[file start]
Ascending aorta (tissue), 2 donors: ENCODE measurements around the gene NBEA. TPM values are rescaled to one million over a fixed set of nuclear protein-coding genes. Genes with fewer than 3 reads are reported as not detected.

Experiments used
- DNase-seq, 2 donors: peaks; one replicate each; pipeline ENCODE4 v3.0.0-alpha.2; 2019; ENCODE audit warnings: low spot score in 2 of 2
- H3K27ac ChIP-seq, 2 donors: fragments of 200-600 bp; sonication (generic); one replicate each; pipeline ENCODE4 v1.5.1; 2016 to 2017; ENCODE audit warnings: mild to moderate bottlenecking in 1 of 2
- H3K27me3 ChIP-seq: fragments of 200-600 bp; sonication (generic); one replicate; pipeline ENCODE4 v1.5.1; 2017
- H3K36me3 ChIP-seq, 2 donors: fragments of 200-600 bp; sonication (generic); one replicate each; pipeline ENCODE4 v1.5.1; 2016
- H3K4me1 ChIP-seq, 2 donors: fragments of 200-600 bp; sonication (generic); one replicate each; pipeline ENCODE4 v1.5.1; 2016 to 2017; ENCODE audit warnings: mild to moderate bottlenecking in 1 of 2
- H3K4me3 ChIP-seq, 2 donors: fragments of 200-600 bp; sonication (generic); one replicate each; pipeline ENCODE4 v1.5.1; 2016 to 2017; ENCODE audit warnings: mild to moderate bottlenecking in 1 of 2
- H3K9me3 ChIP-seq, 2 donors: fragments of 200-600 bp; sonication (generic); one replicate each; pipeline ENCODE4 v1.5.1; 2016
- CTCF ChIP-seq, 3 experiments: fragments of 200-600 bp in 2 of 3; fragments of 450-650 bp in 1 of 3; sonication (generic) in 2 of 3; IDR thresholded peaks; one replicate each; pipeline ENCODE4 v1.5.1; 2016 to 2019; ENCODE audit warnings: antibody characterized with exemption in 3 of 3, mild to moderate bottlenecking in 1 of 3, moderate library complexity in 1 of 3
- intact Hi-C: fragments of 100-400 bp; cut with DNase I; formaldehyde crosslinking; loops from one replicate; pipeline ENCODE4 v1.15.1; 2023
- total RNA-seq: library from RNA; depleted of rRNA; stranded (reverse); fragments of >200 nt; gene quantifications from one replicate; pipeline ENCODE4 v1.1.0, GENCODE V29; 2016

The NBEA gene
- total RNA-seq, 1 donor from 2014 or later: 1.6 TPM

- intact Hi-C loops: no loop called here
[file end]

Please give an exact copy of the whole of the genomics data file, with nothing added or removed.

Ascending aorta (tissue), 2 donors: ENCODE measurements around the gene NBEA. TPM values are rescaled to one million over a fixed set of nuclear protein-coding genes. Genes with fewer than 3 reads are reported as not detected.

Experiments used
- DNase-seq, 2 donors: peaks; one replicate each; pipeline ENCODE4 v3.0.0-alpha.2; 2019; ENCODE audit warnings: low spot score in 2 of 2
- H3K27ac ChIP-seq, 2 donors: fragments of 200-600 bp; sonication (generic); one replicate each; pipeline ENCODE4 v1.5.1; 2016 to 2017; ENCODE audit warnings: mild to moderate bottlenecking in 1 of 2
- H3K27me3 ChIP-seq: fragments of 200-600 bp; sonication (generic); one replicate; pipeline ENCODE4 v1.5.1; 2017
- H3K36me3 ChIP-seq, 2 donors: fragments of 200-600 bp; sonication (generic); one replicate each; pipeline ENCODE4 v1.5.1; 2016
- H3K4me1 ChIP-seq, 2 donors: fragments of 200-600 bp; sonication (generic); one replicate each; pipeline ENCODE4 v1.5.1; 2016 to 2017; ENCODE audit warnings: mild to moderate bottlenecking in 1 of 2
- H3K4me3 ChIP-seq, 2 donors: fragments of 200-600 bp; sonication (generic); one replicate each; pipeline ENCODE4 v1.5.1; 2016 to 2017; ENCODE audit warnings: mild to moderate bottlenecking in 1 of 2
- H3K9me3 ChIP-seq, 2 donors: fragments of 200-600 bp; sonication (generic); one replicate each; pipeline ENCODE4 v1.5.1; 2016
- CTCF ChIP-seq, 3 experiments: fragments of 200-600 bp in 2 of 3; fragments of 450-650 bp in 1 of 3; sonication (generic) in 2 of 3; IDR thresholded peaks; one replicate each; pipeline ENCODE4 v1.5.1; 2016 to 2019; ENCODE audit warnings: antibody characterized with exemption in 3 of 3, mild to moderate bottlenecking in 1 of 3, moderate library complexity in 1 of 3
- intact Hi-C: fragments of 100-400 bp; cut with DNase I; formaldehyde crosslinking; loops from one replicate; pipeline ENCODE4 v1.15.1; 2023
- total RNA-seq: library from RNA; depleted of rRNA; stranded (reverse); fragments of >200 nt; gene quantifications from one replicate; pipeline ENCODE4 v1.1.0, GENCODE V29; 2016

The NBEA gene
- total RNA-seq, 1 donor from 2014 or later: 1.6 TPM

- intact Hi-C loops: no loop called here